Publication Type:Journal Article
Source:Advanced Functional Materials, Volume 30, Issue 48, p.2003777 (2020)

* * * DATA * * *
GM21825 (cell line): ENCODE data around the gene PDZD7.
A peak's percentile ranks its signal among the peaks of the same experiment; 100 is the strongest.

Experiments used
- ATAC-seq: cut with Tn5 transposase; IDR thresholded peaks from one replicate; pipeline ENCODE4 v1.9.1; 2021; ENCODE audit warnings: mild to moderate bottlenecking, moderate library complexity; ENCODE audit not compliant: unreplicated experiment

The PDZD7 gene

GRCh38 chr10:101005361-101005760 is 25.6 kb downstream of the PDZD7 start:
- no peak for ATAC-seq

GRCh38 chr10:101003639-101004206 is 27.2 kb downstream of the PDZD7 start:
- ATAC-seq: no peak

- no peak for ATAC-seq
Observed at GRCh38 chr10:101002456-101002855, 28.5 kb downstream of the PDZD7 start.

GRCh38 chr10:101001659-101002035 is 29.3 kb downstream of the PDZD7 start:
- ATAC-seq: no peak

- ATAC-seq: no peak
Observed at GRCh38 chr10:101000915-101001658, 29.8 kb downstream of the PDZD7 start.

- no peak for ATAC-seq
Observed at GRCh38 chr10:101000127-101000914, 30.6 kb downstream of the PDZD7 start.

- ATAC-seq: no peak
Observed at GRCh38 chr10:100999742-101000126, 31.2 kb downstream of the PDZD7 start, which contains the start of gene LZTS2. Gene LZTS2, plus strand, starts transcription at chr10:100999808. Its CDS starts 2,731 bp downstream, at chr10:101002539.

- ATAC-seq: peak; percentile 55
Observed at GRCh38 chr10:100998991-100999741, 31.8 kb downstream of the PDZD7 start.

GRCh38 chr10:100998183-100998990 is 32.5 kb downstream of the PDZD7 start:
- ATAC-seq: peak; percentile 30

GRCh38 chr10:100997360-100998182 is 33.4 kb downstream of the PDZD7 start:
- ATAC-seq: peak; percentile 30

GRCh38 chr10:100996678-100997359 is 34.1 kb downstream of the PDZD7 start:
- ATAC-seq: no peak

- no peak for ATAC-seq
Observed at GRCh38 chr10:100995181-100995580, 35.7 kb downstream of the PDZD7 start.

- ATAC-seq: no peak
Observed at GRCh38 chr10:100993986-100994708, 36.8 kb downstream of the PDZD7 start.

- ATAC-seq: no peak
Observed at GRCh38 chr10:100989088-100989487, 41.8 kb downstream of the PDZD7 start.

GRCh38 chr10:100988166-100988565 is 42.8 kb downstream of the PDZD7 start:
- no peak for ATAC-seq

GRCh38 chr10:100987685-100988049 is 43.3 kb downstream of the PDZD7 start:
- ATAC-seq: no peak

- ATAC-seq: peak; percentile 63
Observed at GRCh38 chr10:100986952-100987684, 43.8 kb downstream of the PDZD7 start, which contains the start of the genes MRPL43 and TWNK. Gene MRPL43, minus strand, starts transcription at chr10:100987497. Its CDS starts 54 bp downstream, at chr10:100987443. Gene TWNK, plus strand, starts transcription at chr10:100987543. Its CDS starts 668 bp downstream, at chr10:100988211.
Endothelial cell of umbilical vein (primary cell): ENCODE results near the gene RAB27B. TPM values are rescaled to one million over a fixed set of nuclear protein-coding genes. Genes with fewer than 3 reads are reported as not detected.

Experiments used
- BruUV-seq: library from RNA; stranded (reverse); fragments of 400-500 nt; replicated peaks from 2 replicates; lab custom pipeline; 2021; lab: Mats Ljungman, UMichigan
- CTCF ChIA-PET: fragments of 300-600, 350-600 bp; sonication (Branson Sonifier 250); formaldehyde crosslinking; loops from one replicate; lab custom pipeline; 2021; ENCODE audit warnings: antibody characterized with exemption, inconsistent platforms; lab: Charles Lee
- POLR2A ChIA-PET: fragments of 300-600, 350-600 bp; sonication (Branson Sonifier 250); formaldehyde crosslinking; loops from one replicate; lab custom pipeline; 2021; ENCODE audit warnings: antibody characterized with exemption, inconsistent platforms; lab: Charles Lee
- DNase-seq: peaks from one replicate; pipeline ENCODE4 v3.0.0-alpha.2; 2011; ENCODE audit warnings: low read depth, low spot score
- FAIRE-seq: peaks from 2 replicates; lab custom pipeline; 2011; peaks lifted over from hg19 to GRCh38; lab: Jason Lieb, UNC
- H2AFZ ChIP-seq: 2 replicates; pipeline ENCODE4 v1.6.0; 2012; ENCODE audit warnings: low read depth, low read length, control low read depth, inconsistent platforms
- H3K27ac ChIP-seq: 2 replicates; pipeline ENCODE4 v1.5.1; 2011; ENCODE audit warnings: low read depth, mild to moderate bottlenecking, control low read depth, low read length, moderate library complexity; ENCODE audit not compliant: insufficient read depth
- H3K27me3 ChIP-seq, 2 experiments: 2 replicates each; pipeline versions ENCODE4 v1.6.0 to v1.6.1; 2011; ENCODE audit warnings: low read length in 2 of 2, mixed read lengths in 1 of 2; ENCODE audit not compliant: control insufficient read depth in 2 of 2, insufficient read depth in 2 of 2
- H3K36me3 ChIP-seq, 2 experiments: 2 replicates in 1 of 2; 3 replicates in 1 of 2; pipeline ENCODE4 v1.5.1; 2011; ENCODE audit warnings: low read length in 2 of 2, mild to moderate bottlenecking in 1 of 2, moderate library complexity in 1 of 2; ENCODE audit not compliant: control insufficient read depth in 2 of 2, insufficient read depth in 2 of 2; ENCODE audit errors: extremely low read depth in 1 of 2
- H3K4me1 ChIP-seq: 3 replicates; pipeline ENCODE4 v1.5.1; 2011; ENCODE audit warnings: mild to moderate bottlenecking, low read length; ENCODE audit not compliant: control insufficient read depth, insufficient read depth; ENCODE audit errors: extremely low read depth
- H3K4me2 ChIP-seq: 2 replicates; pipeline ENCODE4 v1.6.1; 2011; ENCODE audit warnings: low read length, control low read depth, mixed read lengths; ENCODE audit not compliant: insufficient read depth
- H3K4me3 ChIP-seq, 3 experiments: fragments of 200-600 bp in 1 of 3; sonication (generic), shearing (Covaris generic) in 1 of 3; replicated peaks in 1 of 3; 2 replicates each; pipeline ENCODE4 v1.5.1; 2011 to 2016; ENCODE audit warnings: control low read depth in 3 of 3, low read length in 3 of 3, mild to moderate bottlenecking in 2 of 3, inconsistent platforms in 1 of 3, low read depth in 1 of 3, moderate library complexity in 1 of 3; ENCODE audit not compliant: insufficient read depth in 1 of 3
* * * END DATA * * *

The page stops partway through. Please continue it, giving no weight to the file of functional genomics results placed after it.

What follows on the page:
Formation of capillary blood vasculature is a critical requirement for native as well as engineered organs and can be induced in vitro by co-culturing endothelial cells with fibroblasts. However, whether these fibroblasts are required only in the initial morphogenesis of endothelial cells or needed throughout is unknown, and the ability to remove these stromal cells after assembly could be useful for clinical translation. In this study, we introduce a technique termed CAMEO (Controlled Apoptosis in Multicellular Tissues for Engineered Organogenesis), whereby fibroblasts are selectively ablated on demand, and utilize it to probe the dispensability of fibroblasts in vascular morphogenesis. The presence of fibroblasts is shown to be necessary only during the first few days of endothelial cell morphogenesis, after which they can be ablated without significantly affecting the structural and functional features of the developed vasculature. Furthermore, we demonstrate the use of CAMEO to vascularize a construct containing primary human hepatocytes that improved tissue function. In conclusion, this study suggests that transient, initial support from fibroblasts is sufficient to drive vascular morphogenesis in engineered tissues, and this strategy of engineering-via-elimination may provide a new general approach for achieving desired functions and cell compositions in engineered organs.